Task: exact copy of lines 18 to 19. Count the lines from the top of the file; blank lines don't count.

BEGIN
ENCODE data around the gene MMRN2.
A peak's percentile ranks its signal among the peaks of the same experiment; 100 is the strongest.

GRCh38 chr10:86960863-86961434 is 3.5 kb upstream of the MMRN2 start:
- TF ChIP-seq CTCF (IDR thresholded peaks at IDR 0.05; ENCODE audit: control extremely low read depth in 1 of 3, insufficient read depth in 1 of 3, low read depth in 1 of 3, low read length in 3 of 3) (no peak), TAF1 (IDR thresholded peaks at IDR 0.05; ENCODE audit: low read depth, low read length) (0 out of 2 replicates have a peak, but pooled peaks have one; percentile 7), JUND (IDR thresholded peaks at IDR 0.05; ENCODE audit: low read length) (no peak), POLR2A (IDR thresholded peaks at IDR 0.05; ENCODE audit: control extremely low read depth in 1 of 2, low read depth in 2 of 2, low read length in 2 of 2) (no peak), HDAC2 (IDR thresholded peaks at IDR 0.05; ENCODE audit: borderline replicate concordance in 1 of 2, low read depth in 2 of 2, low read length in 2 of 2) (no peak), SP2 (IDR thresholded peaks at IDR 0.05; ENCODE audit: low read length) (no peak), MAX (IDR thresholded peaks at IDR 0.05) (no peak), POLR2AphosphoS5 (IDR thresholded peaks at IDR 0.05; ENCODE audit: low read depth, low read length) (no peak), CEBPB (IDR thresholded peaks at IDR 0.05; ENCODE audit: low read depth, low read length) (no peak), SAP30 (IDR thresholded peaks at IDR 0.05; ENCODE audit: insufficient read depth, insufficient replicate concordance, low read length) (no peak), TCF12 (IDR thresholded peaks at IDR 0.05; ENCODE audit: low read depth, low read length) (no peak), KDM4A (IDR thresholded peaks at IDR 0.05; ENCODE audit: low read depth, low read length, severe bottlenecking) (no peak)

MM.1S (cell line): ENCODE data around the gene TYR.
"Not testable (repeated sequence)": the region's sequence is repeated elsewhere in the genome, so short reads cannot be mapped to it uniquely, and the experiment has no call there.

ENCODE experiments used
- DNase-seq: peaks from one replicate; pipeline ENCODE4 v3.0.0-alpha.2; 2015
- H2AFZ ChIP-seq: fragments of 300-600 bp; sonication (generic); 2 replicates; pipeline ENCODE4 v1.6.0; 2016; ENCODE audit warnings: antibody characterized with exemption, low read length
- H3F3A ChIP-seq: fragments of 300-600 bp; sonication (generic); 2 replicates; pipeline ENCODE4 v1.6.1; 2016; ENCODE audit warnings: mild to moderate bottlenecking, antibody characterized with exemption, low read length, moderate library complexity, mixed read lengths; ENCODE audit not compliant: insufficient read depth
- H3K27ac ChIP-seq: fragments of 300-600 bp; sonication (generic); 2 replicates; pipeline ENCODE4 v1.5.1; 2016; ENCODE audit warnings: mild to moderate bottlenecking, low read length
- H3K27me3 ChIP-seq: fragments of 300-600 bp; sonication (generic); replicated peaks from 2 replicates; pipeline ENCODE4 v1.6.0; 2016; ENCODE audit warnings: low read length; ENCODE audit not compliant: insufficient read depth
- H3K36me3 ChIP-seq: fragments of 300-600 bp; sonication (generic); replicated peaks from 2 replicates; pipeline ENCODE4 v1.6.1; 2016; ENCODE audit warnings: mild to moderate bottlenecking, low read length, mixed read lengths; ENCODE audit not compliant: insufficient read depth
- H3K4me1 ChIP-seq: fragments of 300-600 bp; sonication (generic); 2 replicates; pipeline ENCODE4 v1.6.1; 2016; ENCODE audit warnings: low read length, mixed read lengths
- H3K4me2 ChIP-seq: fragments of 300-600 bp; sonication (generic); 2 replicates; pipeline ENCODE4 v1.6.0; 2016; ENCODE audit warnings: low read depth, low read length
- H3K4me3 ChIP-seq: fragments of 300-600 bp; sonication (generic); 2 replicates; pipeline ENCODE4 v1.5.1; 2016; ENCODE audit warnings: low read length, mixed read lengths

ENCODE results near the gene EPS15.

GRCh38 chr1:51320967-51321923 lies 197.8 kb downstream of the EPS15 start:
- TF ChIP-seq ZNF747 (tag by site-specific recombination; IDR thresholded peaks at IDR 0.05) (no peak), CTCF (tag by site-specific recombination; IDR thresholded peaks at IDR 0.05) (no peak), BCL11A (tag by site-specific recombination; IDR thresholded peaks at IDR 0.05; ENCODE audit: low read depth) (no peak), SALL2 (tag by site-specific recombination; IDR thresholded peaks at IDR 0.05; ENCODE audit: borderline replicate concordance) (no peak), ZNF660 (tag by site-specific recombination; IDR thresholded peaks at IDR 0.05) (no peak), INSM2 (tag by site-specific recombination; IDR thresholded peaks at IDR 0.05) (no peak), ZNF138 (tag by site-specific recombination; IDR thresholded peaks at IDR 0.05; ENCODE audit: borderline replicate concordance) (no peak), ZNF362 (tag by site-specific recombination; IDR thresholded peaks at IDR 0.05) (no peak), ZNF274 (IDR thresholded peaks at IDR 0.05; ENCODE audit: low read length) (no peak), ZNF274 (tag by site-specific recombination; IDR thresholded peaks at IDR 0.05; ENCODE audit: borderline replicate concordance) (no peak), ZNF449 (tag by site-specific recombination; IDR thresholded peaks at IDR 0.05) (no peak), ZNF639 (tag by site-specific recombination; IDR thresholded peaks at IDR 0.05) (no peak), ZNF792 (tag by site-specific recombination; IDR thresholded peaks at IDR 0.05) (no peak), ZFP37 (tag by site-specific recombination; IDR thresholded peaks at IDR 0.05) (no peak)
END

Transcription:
GRCh38 chr1:51320967-51321923 lies 197.8 kb downstream of the EPS15 start:
- TF ChIP-seq ZNF747 (tag by site-specific recombination; IDR thresholded peaks at IDR 0.05) (no peak), CTCF (tag by site-specific recombination; IDR thresholded peaks at IDR 0.05) (no peak), BCL11A (tag by site-specific recombination; IDR thresholded peaks at IDR 0.05; ENCODE audit: low read depth) (no peak), SALL2 (tag by site-specific recombination; IDR thresholded peaks at IDR 0.05; ENCODE audit: borderline replicate concordance) (no peak), ZNF660 (tag by site-specific recombination; IDR thresholded peaks at IDR 0.05) (no peak), INSM2 (tag by site-specific recombination; IDR thresholded peaks at IDR 0.05) (no peak), ZNF138 (tag by site-specific recombination; IDR thresholded peaks at IDR 0.05; ENCODE audit: borderline replicate concordance) (no peak), ZNF362 (tag by site-specific recombination; IDR thresholded peaks at IDR 0.05) (no peak), ZNF274 (IDR thresholded peaks at IDR 0.05; ENCODE audit: low read length) (no peak), ZNF274 (tag by site-specific recombination; IDR thresholded peaks at IDR 0.05; ENCODE audit: borderline replicate concordance) (no peak), ZNF449 (tag by site-specific recombination; IDR thresholded peaks at IDR 0.05) (no peak), ZNF639 (tag by site-specific recombination; IDR thresholded peaks at IDR 0.05) (no peak), ZNF792 (tag by site-specific recombination; IDR thresholded peaks at IDR 0.05) (no peak), ZFP37 (tag by site-specific recombination; IDR thresholded peaks at IDR 0.05) (no peak)